Analysis by Deloitte Access Economics shows investing in low-emission and energy efficiency retrofits to low-income homes, delivering vital health and social gains, would generate tens of thousands of jobs and add billions of dollars to our economy.
A Intergovernmental Panel on Climate Change report recently found climate change is already wreaking havoc around the world and in Australia, and worse is to come. The impacts of climate change will impact those on low incomes who are often living in poor quality housing.
Energy Efficiency Measures
The Australian Council of Social Service (ACOSS) commissioned Deloitte Access Economics to analyse the economic benefits of providing a one-off investment in energy efficiency measures and/or rooftop solar to 1.8 million low-income homes across public housing, community housing, low-income home-owners and low-income rental properties. The original proposal (National Low-income Energy Productivity Program (NLEPP)) was endorsed by 50 community, health, environment and business organisations last year, including Shelter WA.
The analysis by Deloitte finds that the NLEPP could create 22,000 full time equivalent jobs needed to deliver the Program across Australia. In addition, the Program could create an additional 1,800 jobs by delivering energy efficiency and solar to low-income homes specifically and could deliver an additional 4.9 billion in gross domestic product. The report finds that delivering a national retrofit program, with its explicit targeting of Australia’s most financially disadvantaged households is projected to deliver a 17 per cent higher economic impact than an equivalent program delivered across a broader base.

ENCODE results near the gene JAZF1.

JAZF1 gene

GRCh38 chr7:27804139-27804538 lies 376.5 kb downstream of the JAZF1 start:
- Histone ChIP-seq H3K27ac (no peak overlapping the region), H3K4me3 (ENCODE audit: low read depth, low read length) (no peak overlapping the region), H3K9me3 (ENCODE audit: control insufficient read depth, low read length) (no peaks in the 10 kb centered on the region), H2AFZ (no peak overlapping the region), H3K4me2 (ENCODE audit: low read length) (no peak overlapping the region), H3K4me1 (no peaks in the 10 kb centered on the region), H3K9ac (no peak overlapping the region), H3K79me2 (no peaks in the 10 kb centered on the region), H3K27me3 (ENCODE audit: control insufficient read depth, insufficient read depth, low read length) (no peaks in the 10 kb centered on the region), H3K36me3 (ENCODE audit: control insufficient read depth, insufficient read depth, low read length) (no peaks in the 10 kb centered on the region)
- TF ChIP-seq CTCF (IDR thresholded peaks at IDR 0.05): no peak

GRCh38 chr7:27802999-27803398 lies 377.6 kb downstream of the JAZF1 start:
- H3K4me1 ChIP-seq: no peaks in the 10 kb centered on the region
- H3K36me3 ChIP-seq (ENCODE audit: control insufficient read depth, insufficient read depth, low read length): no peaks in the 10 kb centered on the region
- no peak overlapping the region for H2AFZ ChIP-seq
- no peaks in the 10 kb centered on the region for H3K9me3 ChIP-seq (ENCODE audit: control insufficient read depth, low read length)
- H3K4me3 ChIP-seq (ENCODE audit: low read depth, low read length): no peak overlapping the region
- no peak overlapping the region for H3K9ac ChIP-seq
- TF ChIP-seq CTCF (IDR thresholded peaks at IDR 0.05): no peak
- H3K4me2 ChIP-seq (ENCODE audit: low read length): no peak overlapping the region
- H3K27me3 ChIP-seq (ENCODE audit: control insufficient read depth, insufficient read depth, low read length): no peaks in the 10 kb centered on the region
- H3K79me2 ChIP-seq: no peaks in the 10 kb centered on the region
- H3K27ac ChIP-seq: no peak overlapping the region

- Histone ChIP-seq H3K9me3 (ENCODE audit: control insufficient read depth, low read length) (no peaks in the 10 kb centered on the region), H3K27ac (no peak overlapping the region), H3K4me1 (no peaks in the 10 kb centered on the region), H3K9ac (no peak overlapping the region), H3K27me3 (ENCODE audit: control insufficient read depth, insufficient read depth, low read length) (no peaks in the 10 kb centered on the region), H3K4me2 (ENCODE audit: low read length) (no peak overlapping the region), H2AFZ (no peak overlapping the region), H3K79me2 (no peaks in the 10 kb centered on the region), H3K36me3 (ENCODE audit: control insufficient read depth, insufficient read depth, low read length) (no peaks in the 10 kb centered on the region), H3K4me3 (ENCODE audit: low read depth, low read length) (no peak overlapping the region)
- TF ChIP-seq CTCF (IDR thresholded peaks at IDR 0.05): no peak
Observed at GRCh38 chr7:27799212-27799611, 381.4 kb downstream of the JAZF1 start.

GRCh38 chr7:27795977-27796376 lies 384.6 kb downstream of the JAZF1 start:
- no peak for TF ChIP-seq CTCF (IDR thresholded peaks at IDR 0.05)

In WA, the state government, is pursuing energy efficiency retrofits via the $6 million Smart Energy for Solar Energy Trial which, in partnership with Synergy, is installing solar panels on 500 social housing properties. Ten properties have been upgraded over the first six months of the program, with tenants already saving between $30 and $200 since it commenced.
The state government has also allocated $13 million for a Household Energy Efficiency Scheme which will assist low income households experiencing hardship to improve their energy efficiency through appliance upgrades and energy assessments.
The Deloitte report provides further evidence of the economic benefits of energy efficiency retrofit programs. Shelter WA is keen to partner with government and our sector to determine opportunities for expanding the existing Smart Energy program to low income households more broadly, along with other energy efficiency initiatives.
The report can be found here.